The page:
A recently forged partnership between SodexoMagic and food recovery firm Goodr aims to solve the persistent challenge of food insecurity.
First, a bit of background: SodexoMagic is a joint venture formed in 2006 between Magic Johnson Provisions and Sodexo that provides non-commercial food and facilities management services. It was formed to empower the communities it serves by hiring locally and buying from minority and women-owned businesses. Goodr is a food waste management and hunger relief company that leverages technology and a nationwide logistics network to combat hunger and reduce food waste. The company’s hunger relief solutions include popup grocery stores, grocery delivery and student snack packs for food-insecure communities. The grocery stores provide fresh produce, meat, grab-and-go products and shelf-stable goods at no cost.
Through the partnership, SodexoMagic intends to offer a combination of these solutions, initially across college campuses and later to corporate accounts, healthcare facilities and other locations. Using Goodr’s technology and distribution nentwork, surplus food from SodexoMagic clients’ operations will be delivered to populations that are in need.
Photo credit: SodexoMagic
Photo: SodexoMagic clients in Boston and Dallas are likely to kick off the food recovery aspect of the company’s partnership with Goodr.
Food insecurity has spiked during the pandemic, with certain populations hit especially hard. According to estimates by Northwestern University, as recently as 2020, 27.5% of households with children were food insecure. A 2021 study by Duke University found that nearly three-fourths of students at Historically Black Colleges and Universities in the Southeast had experienced food insecurity during the past year.
It’s no surprise, then, that one of the first initiatives of the SodexoMagic-Goodr venture will be installation of snack pantries on campuses of SodexoMagic’s college clients.
“We know college students have very nontraditional hours,” says Robbi Stiell, vice president of business development for SodexoMagic. “They spend a lot of time awake late at night. They have access to very structured meals, but maybe not late at night. We wanted to create something that would bridge that gap.”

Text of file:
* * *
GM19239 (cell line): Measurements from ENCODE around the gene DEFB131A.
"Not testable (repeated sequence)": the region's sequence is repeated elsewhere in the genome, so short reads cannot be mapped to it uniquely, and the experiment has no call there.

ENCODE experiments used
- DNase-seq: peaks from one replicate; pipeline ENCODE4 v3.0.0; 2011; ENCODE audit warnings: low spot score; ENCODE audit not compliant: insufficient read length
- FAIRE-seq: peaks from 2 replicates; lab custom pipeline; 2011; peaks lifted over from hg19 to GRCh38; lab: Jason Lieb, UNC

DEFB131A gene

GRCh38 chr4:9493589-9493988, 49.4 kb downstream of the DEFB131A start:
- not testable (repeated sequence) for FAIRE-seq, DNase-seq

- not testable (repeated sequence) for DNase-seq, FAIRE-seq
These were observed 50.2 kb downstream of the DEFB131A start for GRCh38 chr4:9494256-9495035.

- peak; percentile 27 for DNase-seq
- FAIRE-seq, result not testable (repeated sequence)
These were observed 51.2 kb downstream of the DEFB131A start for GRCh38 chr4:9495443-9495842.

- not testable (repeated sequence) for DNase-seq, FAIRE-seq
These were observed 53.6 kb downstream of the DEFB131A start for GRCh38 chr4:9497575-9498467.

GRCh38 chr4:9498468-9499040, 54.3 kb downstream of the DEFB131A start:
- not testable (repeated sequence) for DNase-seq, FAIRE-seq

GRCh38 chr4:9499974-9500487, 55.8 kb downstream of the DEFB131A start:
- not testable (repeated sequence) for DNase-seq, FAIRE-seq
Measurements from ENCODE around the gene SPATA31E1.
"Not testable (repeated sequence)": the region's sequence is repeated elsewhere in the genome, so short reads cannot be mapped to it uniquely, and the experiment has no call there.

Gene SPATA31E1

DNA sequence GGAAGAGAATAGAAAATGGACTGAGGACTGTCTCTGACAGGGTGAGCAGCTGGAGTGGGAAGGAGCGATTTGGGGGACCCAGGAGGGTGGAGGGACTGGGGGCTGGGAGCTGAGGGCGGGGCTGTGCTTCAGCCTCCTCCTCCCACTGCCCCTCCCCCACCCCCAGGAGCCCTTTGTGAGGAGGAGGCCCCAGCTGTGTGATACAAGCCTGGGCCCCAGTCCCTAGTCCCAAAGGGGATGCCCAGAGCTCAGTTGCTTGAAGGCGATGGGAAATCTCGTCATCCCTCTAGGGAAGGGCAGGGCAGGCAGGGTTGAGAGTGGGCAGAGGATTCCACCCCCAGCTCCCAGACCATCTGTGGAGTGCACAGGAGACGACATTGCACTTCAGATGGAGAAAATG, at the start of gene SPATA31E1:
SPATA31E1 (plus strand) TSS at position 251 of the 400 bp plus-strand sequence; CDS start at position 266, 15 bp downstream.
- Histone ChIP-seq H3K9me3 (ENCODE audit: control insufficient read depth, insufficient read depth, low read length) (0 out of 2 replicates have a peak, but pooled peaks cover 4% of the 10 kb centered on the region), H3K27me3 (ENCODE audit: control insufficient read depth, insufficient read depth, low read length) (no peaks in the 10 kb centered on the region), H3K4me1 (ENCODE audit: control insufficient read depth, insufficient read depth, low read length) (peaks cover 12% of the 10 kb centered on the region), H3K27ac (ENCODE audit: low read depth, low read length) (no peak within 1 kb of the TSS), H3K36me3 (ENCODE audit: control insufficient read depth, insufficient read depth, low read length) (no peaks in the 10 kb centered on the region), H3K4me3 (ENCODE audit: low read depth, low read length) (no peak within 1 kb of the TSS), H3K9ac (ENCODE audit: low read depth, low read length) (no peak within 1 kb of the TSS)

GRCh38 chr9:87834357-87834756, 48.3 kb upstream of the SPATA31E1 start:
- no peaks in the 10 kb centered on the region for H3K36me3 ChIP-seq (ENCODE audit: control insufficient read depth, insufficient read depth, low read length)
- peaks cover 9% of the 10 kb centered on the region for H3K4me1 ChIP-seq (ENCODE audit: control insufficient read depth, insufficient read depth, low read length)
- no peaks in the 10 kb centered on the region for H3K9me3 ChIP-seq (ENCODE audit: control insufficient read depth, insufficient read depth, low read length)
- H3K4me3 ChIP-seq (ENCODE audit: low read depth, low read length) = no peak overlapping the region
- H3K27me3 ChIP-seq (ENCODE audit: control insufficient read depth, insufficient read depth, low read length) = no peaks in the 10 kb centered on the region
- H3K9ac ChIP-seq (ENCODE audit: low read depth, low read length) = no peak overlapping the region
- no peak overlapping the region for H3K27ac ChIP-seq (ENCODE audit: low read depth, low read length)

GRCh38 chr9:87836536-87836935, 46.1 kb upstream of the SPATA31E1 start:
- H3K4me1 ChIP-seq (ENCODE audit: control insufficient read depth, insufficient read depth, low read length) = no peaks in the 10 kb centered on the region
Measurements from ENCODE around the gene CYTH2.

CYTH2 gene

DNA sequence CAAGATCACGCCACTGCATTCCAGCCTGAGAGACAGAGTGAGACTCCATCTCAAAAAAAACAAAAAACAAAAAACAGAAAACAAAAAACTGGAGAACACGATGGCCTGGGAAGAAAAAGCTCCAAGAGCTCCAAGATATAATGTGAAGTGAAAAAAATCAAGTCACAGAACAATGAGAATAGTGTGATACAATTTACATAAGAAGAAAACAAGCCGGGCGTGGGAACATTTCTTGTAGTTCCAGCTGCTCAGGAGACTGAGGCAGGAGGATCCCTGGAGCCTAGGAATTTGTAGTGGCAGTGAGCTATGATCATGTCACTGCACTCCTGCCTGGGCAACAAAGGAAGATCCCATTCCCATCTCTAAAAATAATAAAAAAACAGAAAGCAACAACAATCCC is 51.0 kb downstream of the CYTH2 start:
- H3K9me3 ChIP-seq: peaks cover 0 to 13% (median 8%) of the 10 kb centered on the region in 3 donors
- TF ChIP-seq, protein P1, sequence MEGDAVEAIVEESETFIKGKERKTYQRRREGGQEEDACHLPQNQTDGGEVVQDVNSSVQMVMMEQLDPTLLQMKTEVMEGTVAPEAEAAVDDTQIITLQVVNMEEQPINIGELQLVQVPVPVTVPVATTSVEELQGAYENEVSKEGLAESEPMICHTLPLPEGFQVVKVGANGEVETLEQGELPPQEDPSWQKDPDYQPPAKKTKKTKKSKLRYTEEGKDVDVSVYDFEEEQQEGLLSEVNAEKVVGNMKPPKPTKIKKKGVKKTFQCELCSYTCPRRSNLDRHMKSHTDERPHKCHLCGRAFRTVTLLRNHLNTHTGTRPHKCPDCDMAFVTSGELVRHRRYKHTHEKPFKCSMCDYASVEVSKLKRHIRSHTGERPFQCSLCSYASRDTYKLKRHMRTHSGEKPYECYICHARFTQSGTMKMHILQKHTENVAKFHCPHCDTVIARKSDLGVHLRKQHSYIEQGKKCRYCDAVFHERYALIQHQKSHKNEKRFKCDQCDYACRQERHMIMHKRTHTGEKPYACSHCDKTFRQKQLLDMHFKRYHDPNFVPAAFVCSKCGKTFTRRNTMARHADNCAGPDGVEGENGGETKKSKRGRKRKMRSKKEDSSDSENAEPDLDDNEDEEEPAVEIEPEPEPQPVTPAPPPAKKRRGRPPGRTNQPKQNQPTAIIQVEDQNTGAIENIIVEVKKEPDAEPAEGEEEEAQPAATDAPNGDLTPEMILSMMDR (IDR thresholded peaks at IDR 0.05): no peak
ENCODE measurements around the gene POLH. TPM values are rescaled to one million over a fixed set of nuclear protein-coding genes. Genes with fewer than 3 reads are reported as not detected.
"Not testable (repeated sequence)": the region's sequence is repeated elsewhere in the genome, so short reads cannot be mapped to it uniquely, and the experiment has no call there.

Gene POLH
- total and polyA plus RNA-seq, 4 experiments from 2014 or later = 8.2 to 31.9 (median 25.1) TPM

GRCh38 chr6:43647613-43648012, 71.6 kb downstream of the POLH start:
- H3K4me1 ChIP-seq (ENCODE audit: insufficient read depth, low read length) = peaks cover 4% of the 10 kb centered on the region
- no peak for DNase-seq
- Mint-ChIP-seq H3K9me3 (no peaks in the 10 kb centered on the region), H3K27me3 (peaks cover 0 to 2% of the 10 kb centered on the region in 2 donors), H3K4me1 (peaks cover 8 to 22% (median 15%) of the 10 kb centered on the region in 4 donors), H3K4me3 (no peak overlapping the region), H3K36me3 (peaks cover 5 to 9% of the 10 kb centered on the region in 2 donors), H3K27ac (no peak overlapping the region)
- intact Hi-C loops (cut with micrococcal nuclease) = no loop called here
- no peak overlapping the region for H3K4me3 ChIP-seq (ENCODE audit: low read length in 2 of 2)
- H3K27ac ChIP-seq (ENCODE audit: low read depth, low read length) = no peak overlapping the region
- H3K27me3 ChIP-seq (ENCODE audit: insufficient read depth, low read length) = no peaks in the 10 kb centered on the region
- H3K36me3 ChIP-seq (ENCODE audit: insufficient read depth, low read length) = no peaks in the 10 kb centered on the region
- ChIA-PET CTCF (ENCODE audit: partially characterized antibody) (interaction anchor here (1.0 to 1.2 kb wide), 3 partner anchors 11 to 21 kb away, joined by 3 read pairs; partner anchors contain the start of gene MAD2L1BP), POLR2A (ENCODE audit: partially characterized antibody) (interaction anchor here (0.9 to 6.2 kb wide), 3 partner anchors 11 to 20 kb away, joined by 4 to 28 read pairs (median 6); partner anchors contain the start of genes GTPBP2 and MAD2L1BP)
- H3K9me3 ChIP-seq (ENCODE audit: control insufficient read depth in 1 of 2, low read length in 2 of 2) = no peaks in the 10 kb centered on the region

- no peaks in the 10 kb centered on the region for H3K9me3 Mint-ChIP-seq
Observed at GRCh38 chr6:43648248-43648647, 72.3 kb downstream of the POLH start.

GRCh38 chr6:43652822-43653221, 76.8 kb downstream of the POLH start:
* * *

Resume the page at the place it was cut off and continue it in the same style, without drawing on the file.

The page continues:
Goodr is still working out details of the pantry design, but Stiell says students will be able to access snacks using their dining hall cards. Pantries will be a scaled-down riff on the grocery stores that Goodr operates and be located in easily accessed central areas. The pantries are expected to be self-serve. The first pantry will likely open in the Baltimore area, Stiell says.
“Being able to provide (students) food that they would like, in a way that’s dignified, and at times convenient for them, removes barriers to access,” says Blake Engelhard, head of growth for Goodr.
Recovered surplus food from SodexoMagic clients will go to community centers, soup kitchens and other locations where it can be consumed immediately. Goodr has a nationwide network of 501c3 partners with facilities equipped to accept the food, “and we have technology that allows us to route it to the right nonprofit at the right time so it can be eaten when it arrives,” Engelhard says. Foodservice clients can upload menu items and place pickup requests in real time, and software manages delivery drivers.”
“Our technology runs the show,” he adds. That technology also helps track where donations end up and what kind of impact they have. It tracks how many meals have been provided, how many pounds of food are given back to the community and how much has been diverted from trash, as well as what types of foods and up being recovered to improve future menu planning.
SodexoMagic clients in Boston and Dallas are likely to kick off the food recovery aspect of the partnership, Stiell says.
Being able to recover otherwise wasted food was one factor in SodexoMagic’s decision to work with Goodr, Stiell says. She also liked Goodr’s ability to quickly organize sponsored popup grocery stores, transforming community spaces into temporary markets for neighborhoods considered food deserts.
In addition to the popup grocery stores, several on-site Goodr grocery stores are already operating. One is at Atlanta’s Lutheran Towers, a senior living facility; a second opened last year in an Atlanta-area middle school once attended by Rapper Gunne. He sponsored the latter location, which also offers students some apparel.